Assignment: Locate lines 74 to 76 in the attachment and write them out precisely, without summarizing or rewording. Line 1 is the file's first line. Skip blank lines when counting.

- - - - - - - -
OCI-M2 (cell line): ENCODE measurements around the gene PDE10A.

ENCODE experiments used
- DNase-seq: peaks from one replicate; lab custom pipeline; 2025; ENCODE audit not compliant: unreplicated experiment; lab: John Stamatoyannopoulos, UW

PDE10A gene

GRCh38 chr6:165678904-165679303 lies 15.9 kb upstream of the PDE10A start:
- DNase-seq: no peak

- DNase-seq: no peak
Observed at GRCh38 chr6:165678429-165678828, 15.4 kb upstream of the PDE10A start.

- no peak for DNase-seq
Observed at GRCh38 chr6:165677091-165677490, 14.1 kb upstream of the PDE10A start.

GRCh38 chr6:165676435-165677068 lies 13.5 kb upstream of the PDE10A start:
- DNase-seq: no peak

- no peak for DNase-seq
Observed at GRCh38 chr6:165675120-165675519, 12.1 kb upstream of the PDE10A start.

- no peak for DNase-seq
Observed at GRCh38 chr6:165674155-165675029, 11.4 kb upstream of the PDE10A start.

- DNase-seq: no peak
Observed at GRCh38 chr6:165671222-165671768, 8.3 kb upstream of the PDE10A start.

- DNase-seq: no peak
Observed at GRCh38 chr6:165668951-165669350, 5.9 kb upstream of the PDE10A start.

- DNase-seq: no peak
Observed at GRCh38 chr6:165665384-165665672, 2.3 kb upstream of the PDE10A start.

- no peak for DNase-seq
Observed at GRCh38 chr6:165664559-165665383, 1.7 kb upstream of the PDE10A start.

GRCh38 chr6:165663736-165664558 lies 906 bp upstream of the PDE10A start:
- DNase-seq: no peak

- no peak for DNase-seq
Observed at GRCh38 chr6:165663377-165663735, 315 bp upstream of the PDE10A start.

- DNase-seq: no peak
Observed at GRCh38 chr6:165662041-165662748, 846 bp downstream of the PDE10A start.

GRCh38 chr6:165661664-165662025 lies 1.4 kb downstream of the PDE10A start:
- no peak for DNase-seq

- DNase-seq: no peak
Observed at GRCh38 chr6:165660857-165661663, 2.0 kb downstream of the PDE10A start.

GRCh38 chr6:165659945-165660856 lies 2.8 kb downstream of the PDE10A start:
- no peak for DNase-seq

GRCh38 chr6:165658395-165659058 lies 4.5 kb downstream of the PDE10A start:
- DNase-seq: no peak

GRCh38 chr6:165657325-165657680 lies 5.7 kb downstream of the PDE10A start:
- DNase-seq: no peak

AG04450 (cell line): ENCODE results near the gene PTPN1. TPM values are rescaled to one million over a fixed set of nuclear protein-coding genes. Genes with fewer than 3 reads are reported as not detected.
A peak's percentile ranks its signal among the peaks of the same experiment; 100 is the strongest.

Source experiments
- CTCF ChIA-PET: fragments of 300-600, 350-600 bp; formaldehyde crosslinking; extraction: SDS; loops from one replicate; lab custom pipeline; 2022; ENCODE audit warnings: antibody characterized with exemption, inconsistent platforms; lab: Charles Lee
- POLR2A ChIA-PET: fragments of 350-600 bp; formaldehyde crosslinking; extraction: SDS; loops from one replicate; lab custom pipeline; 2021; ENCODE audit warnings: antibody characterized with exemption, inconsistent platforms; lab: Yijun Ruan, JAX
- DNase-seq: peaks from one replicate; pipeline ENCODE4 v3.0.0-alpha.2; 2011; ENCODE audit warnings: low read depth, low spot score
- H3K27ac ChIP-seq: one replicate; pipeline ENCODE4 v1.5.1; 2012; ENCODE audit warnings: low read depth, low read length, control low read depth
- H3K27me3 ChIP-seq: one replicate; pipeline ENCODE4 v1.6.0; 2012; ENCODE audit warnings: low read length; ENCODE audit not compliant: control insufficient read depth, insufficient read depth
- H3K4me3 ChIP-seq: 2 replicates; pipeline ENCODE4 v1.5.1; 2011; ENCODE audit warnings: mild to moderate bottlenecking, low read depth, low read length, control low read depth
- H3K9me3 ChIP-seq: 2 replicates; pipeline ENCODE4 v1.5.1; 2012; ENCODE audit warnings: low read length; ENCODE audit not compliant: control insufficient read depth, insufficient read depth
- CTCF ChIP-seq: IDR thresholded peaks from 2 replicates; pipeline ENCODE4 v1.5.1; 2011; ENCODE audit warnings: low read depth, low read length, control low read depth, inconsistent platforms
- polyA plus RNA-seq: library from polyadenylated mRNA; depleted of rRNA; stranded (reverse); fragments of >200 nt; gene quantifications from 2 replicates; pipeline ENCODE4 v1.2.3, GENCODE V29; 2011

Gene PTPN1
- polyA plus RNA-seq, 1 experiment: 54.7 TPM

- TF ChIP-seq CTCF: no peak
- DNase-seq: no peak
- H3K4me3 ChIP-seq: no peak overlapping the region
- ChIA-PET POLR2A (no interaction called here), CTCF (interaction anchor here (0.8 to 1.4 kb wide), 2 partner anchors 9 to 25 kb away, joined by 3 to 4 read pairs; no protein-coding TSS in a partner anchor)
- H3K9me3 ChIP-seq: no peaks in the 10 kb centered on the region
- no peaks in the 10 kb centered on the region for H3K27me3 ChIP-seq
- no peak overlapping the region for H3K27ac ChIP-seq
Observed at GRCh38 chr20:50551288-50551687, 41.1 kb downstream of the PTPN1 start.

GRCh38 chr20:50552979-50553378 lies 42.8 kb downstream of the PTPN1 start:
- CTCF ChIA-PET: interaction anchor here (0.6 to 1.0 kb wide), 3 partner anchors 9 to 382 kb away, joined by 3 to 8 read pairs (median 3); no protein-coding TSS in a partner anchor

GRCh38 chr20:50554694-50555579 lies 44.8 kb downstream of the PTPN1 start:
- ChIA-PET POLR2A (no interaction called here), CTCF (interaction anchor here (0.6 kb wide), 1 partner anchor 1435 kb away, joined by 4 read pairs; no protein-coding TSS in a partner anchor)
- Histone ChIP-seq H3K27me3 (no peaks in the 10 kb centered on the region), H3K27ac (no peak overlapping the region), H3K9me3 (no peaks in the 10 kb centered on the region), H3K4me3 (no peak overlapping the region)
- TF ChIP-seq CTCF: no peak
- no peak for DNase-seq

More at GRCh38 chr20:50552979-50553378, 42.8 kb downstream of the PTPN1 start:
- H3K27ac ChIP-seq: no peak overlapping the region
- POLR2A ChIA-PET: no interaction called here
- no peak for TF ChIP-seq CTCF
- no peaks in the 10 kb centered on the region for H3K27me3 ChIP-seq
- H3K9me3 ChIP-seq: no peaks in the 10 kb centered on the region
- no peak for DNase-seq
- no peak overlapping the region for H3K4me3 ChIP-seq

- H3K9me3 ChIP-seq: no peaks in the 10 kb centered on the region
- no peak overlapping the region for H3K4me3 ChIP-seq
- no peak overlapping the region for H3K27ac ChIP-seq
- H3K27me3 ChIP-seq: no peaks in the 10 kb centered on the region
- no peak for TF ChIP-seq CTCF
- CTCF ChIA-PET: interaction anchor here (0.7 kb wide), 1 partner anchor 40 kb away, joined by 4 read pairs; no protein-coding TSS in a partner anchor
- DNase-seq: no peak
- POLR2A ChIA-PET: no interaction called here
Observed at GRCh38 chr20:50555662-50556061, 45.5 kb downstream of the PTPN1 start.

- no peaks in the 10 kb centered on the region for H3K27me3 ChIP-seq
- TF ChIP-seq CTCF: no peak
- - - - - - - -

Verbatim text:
- no peaks in the 10 kb centered on the region for H3K27me3 ChIP-seq
- H3K9me3 ChIP-seq: no peaks in the 10 kb centered on the region
- no peak for DNase-seq